In affirming a decision by the U.S. Patent and Trademark Office’s Board of Patent Appeals and Interferences (Board) finding of obviousness, the U.S. Court of Appeals for the Federal Circuit agreed that there was substantial evidence to support a finding of a motivation to combine references. In re Hyon et al., Case No. 11-1239 (Fed. Cir., May 24, 2012) (Bryson, J) (Newman, J., dissenting).
Hyon submitted the reissue application at issue and included a claim for a method for producing an ultra-high molecular weight polyethylene (UHMWPE) block, as well as a claim that was substantially identical, except it also included a preamble that recited an UHMWPE artificial joint component for implantation in a human or other animal. The method claims included the steps of crosslinking an UHMWPE block by irradiating it; heating the crosslinked block; subjecting the heated block to pressure; and then cooling the block.
During prosecution, the examiner found that a prior art patent (Zachariades) met each limitation of the reissue claims except the step of crosslinking the UHMWPE prior to the step of compression deformation of UHMWPE. However, the examiner found that another prior art patent (Kitamaru) disclosed the step of crosslinking the UHMWPE prior to compression. The examiner then found that it would have been obvious to use the crosslinked UHMWPE in the method of Zachariades given Kitamaru’s teaching that crosslinking prior to compression deformation results in improved transparency, increased melting point and excellent dimensional stability.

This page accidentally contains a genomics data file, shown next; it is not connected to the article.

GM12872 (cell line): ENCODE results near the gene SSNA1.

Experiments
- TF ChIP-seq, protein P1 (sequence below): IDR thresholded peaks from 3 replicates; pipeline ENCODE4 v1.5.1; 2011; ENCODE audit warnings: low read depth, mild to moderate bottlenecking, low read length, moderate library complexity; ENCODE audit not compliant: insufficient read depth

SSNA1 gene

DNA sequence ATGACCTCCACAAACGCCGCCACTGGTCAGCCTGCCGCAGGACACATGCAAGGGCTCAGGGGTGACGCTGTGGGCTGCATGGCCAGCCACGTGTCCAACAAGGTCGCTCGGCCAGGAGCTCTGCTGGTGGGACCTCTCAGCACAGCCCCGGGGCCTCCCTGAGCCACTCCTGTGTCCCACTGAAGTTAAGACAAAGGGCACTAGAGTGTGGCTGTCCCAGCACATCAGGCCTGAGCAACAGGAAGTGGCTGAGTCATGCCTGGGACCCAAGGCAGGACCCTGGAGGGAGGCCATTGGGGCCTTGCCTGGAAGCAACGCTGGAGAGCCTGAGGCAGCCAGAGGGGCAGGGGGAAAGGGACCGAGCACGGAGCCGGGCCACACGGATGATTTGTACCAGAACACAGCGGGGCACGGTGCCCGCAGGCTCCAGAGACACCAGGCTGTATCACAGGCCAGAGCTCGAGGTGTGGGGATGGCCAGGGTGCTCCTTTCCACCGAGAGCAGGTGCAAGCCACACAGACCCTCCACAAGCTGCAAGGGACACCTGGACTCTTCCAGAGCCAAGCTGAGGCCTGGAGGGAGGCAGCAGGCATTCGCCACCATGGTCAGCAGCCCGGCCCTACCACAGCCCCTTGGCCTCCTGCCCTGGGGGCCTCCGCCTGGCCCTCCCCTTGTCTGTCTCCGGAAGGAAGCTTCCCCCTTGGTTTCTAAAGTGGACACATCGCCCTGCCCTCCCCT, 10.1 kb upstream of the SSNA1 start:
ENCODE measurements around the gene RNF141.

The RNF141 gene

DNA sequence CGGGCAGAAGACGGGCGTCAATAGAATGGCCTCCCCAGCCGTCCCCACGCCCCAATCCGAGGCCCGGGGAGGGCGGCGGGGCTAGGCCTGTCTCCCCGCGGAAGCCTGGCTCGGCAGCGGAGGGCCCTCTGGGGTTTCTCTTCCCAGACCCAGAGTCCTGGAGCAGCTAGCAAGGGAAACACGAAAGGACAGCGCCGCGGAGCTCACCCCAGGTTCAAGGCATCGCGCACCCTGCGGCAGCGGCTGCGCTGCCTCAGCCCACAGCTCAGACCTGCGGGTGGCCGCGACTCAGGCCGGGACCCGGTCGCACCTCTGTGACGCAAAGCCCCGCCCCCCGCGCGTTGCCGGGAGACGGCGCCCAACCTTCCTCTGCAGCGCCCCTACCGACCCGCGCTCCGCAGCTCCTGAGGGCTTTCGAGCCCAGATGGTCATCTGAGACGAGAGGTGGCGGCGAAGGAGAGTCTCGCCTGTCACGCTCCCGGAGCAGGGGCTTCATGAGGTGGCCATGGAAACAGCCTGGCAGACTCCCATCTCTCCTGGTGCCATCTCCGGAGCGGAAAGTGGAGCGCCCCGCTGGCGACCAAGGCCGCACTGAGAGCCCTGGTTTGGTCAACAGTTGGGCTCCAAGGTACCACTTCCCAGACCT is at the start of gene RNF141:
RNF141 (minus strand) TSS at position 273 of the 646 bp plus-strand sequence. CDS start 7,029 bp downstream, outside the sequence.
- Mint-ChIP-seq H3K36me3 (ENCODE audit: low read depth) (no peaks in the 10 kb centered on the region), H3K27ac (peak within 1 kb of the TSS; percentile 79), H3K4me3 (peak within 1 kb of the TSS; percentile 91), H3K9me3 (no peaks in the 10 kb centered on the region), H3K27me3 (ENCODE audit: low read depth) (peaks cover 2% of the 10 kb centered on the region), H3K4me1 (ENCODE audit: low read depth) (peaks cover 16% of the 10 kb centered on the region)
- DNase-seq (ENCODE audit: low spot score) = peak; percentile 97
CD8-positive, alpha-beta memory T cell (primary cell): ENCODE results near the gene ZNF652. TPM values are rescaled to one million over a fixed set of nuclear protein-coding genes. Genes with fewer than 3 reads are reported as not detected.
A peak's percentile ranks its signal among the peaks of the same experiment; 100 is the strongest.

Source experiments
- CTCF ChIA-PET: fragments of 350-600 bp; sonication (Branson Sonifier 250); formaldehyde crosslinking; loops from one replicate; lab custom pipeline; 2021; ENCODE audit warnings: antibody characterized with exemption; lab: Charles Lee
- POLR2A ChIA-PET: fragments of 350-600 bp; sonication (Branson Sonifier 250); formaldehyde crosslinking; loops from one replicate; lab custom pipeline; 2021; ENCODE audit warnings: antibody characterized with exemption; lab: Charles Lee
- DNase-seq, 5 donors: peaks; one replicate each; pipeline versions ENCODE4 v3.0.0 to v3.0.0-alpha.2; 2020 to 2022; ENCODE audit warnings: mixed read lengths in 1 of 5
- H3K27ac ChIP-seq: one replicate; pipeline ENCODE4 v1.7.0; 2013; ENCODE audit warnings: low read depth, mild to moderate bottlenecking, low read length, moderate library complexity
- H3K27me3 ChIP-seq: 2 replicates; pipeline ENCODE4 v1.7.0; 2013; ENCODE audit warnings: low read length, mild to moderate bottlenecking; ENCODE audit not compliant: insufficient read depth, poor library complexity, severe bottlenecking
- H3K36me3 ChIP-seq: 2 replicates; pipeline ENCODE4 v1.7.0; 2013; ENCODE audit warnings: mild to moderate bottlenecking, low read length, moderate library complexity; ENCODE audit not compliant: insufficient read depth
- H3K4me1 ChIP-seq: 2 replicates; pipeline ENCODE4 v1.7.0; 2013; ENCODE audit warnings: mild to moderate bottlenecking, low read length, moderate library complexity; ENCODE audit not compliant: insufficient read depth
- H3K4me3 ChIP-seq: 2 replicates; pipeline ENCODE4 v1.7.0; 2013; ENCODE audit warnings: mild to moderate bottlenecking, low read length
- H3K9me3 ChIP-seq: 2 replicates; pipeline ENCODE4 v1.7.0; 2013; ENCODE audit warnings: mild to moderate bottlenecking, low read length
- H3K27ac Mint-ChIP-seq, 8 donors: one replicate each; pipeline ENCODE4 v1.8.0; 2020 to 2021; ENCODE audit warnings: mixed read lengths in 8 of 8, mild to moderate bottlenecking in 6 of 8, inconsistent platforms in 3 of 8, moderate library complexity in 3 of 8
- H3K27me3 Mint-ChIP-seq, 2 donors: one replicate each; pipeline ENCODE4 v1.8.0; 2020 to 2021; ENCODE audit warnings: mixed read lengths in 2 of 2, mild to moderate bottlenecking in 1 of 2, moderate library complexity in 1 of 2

On appeal to the Board, the applicant did not challenge the examiner’s findings as to what the references disclosed. Instead, the applicant argued only that there would have been no motivation to combine the teaching of the two references. The Board rejected that argument, finding that Kitamaru provided the reason for modifying Zachariades to crosslink before compressing. The applicant appealed to the Federal Circuit.
The issue on appeal was whether the Board’s determination on motivation to combine was in error because the references themselves teach fundamentally different material technologies; Zachariades being directed to artificial joints and Kitamaru being directed to films and sheets.
The Federal Circuit found that the Board’s determination regarding motivation to combine was supported by substantial evidence. The Court also found the Board’s conclusion that the references both teach processes directed to making the same class of products is also supported by substantial evidence, stating that “differences in the UHMWPE products described by the embodiments do not negate the motivation to combine the references.” The Court stated that Zachariades “does not disparage pre-compression crosslinking,” “does not state that UHMWPE product can be made only be crosslinking after compression deformation, nor does it state or suggest that faulty or inferior products will result from crosslinking prior to compression.”
Judge Newman dissented from the Court’s “endorsement of the Board’s flawed analysis.” She explained that the Board’s finding of obviousness was based on impermissible backward reasoning from the Hyon method: “[i]t was only after Hyon demonstrated how to achieve this improved result that the Board was able to plug the prior art steps into the template of the Hyon method.”